November 21, 2011 // 12:00pm — 1:00pm
Historian William Benton Whisenhunt will discuss the story and events behind the recently reissued memoir Marooned in Moscow, first published just months after Marguerite Harrison’s release from a Bolshevik prison in 1921. The book provides a fascinating account of Harrison’s entry into war-torn Russia in early 1920, first-person impressions of many in the top Soviet leadership, and her increasingly dangerous work as a journalist and spy, to say nothing of her work on behalf of prisoners, her two arrests, and her eventual ten-month-long imprisonment, including in the infamous Lubyanka prison. Whisenhunt will explain who Harrison was, how she got into this kind of work, and give examples of her extraordinary work at this critical time in Russian history.
November 17, 2011 // 4:00pm — 5:30pm
United States Studies
Join US Studies and the National Women's History Museum on Thursday, November 17 for the second lecture in "The Past, Present, and Future of U.S. Women's History" series.
Peasants Under Siege: The Collectivization of Romanian Agriculture, 1949-1962—On Creating Communist Authority in Everyday Life
November 16, 2011 // 12:00pm — 1:30pm
Global Europe Program
Gail Kligman, professor of sociology at UCLA and director of UCLA's Center for European and Eurasian Studies will discuss her latest book entitled Peasants Under Siege which explores the collectivization campaign in Romania (1949-1962) and its far-reaching effects.
November 16, 2011 // 9:30am — 11:00am
Kissinger Institute on China and the United States
How is it that the Communist Party in China remains in power more than 20 years after the collapse of the Berlin Wall and changes in Moscow triggered confident talk of an impending "Leninist Extinction"? What kind of impact on the world is China's economic boom and rising influence in global affairs having?
November 15, 2011 // 3:30pm — 5:30pm
The speaker will compare inter-war Germany and post-communist Russia, and compare both nations’ very different political paths. Like in Weimar Germany, in today’s Russia, fascist actors are present, and nationalism is widespread in the population. The post-Soviet Russian situation is, however, distinct from the inter-war German one in that the party system is heavily manipulated and the third sector remains underdeveloped. Fascists have thus neither had a chance to use elections nor did they have the opportunity to penetrate civil society in order to build up political support. The continuing presence of a resolutely authoritarian, yet non-fascist "national leader" (Vladimir Putin) is a hindrance for the country to become a liberal democracy, but makes it, for the time being, also improbable that the Russian regime will transgress towards fascism.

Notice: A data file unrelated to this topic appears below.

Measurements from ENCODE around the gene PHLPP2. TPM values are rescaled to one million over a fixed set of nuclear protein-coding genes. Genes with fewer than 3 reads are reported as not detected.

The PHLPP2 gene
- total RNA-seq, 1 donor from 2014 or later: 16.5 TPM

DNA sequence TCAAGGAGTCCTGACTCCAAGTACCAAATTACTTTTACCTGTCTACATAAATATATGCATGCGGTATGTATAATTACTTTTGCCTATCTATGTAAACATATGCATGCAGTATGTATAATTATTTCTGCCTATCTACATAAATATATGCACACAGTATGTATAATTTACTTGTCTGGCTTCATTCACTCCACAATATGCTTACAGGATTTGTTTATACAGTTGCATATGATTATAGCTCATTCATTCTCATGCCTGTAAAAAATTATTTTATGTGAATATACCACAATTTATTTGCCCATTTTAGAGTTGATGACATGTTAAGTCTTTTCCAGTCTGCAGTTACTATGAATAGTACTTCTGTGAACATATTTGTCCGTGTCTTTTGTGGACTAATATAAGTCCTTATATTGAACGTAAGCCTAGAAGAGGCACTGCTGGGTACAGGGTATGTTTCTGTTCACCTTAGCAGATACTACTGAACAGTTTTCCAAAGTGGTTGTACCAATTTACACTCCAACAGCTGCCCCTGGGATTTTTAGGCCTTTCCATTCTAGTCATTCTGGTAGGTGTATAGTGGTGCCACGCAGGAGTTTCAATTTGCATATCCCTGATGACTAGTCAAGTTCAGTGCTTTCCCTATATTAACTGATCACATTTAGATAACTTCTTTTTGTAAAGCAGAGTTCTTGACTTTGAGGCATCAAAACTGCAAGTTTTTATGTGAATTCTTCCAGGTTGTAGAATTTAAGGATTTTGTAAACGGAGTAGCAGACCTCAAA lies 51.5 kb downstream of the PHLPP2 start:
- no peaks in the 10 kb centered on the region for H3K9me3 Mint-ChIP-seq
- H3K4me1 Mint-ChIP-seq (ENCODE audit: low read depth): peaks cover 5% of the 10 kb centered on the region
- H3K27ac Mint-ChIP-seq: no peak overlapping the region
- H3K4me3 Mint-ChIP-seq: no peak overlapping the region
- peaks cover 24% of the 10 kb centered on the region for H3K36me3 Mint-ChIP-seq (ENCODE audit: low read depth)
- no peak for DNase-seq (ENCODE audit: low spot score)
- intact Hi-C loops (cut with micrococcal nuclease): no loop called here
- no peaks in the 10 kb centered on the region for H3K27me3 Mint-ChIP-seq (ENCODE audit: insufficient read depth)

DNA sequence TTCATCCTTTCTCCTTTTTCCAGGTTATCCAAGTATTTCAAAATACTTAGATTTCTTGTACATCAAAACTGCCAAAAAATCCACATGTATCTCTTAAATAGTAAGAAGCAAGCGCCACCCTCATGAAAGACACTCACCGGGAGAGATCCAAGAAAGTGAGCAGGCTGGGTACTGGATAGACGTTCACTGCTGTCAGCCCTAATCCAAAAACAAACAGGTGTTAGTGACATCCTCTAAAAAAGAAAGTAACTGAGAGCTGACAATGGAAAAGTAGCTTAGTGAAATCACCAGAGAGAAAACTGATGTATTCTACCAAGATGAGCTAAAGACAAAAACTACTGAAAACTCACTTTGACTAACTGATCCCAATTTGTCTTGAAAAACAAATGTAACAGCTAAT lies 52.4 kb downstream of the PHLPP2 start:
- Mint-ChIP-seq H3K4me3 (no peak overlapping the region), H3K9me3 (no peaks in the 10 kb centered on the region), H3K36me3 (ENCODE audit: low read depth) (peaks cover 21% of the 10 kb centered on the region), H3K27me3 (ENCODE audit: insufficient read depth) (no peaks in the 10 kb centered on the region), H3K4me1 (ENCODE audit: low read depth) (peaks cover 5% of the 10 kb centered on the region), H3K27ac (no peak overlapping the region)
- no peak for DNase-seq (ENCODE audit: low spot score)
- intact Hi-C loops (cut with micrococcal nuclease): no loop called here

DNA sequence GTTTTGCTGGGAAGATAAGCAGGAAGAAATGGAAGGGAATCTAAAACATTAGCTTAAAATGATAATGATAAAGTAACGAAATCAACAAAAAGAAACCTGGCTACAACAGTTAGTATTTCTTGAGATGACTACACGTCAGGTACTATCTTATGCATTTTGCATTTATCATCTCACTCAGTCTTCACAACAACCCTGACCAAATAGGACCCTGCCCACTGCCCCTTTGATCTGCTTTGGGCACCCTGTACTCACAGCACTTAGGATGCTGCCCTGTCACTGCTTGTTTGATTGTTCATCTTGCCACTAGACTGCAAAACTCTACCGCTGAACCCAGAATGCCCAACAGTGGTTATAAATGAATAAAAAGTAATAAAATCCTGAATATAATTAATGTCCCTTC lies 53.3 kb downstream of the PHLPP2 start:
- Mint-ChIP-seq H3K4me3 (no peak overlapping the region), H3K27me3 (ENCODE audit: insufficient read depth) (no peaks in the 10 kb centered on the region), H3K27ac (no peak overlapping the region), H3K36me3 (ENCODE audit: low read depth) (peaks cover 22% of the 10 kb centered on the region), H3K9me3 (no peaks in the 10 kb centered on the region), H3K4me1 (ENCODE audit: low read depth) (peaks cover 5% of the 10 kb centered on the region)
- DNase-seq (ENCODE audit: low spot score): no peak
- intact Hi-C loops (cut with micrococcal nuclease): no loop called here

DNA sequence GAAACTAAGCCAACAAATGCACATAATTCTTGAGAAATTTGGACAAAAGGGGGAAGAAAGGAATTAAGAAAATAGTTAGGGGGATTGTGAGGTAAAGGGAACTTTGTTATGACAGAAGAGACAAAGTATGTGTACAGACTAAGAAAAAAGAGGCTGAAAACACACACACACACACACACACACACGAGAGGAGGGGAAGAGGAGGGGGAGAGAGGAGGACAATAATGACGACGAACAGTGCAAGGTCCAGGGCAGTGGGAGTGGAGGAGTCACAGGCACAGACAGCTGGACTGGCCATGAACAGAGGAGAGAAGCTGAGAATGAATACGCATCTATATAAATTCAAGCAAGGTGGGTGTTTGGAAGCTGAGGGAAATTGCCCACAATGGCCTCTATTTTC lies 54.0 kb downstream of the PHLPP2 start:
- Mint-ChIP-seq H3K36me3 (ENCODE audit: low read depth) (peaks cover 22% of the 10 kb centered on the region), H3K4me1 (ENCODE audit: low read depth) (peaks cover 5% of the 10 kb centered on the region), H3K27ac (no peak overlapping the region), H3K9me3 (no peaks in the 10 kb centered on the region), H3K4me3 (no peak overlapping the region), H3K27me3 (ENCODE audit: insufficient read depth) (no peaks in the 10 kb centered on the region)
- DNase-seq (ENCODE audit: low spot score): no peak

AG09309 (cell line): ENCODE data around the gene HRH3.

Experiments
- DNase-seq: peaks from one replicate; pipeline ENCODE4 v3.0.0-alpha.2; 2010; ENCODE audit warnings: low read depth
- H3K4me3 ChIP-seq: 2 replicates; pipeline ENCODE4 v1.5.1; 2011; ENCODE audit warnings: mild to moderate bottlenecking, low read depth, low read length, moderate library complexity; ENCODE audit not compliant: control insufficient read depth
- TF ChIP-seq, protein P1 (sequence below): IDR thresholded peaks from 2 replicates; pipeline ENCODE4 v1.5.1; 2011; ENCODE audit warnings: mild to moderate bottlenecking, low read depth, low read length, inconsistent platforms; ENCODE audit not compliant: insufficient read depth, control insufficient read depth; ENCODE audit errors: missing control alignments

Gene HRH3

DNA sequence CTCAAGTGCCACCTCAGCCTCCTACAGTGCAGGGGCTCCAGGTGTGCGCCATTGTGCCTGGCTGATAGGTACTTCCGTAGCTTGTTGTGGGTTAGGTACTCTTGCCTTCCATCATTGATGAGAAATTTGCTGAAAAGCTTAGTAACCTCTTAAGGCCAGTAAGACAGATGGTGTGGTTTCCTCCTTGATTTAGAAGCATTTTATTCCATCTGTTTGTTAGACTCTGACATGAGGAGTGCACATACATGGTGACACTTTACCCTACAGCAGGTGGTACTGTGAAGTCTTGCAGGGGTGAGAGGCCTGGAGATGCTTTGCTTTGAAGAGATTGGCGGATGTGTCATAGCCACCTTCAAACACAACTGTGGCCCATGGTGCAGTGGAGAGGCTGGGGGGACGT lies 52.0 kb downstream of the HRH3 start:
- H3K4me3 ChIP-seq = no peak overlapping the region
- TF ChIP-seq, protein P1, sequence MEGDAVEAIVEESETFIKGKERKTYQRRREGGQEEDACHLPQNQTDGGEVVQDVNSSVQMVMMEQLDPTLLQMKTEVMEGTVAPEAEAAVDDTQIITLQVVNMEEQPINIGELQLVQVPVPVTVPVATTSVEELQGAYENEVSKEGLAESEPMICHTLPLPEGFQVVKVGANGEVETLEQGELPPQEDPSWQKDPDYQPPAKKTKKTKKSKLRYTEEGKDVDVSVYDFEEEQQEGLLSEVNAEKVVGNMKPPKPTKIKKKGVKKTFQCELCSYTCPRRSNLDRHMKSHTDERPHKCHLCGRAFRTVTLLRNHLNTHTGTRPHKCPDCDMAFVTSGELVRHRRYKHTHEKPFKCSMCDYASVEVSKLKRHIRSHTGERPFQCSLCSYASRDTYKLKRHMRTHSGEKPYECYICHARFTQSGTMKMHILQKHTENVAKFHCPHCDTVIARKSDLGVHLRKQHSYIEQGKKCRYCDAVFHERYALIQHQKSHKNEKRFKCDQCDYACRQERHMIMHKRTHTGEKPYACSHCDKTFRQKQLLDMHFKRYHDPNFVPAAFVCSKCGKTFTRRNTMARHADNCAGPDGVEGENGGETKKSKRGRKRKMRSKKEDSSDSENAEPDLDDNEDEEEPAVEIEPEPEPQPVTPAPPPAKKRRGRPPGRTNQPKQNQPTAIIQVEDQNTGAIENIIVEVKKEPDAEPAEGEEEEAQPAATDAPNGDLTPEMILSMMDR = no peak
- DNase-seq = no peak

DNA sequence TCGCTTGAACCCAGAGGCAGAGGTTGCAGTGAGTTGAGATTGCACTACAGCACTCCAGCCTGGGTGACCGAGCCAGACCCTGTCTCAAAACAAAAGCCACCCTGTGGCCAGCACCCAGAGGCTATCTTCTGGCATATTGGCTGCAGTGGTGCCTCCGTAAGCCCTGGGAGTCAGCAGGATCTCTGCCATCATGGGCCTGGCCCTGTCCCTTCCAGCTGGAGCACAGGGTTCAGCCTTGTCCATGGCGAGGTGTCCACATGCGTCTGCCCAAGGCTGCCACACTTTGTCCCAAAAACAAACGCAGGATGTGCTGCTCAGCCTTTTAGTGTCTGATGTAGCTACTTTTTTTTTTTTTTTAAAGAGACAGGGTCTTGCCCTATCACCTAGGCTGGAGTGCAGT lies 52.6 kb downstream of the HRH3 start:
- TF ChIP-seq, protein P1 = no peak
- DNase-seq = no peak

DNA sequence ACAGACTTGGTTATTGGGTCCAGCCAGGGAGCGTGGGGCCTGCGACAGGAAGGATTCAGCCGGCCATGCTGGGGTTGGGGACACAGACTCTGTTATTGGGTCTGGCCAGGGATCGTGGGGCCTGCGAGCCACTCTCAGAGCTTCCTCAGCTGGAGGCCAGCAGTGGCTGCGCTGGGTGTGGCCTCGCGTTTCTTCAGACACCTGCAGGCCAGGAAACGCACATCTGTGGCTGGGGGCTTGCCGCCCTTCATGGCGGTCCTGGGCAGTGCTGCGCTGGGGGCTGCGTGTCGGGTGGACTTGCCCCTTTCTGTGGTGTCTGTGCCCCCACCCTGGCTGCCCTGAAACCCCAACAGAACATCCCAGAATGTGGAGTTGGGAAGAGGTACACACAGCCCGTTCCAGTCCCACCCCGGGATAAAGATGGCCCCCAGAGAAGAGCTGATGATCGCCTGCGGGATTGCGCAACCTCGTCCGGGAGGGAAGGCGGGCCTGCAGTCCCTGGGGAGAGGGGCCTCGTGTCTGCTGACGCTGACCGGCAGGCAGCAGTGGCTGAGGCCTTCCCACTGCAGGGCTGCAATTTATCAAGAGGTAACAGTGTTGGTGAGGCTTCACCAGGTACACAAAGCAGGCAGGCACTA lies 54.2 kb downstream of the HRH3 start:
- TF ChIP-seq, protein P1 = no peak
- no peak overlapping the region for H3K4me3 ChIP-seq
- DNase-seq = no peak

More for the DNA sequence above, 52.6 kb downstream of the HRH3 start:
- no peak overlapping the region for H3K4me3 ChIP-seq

November 15, 2011 // 9:00am — 4:30pm
History and Public Policy Program
The conference will provide an overview of the main issues raised by the temptation of the extremes in the 20th century and their weight upon the contemporary world. This conference will be held off-site at the Embassy of Romania.
November 14, 2011 // 9:00am — 3:15pm
Cold War International History Project
The conference will provide an overview of the main issues raised by the temptation of the extremes in the 20th century and their weight upon the contemporary world.
November 09, 2011 // 4:00pm — 5:15pm
In an upcoming Asia Program book launch of Shelley Rigger’s, "Why Taiwan Matters," Rigger explores Taiwan's importance to China, the United States, and the world.
November 07, 2011 // 4:00pm — 5:30pm
History and Public Policy Program
Organized in collaboration with the History and Public Policy Program and the National History Center.
November 02, 2011 // 10:00am — 3:00pm
North Korea International Documentation Project
The IFES-WWICS Forum seeks to bring a broader historical perspective to current issues affecting the Korean peninsula by conveying the importance of deep historical continuities in DPRK policies.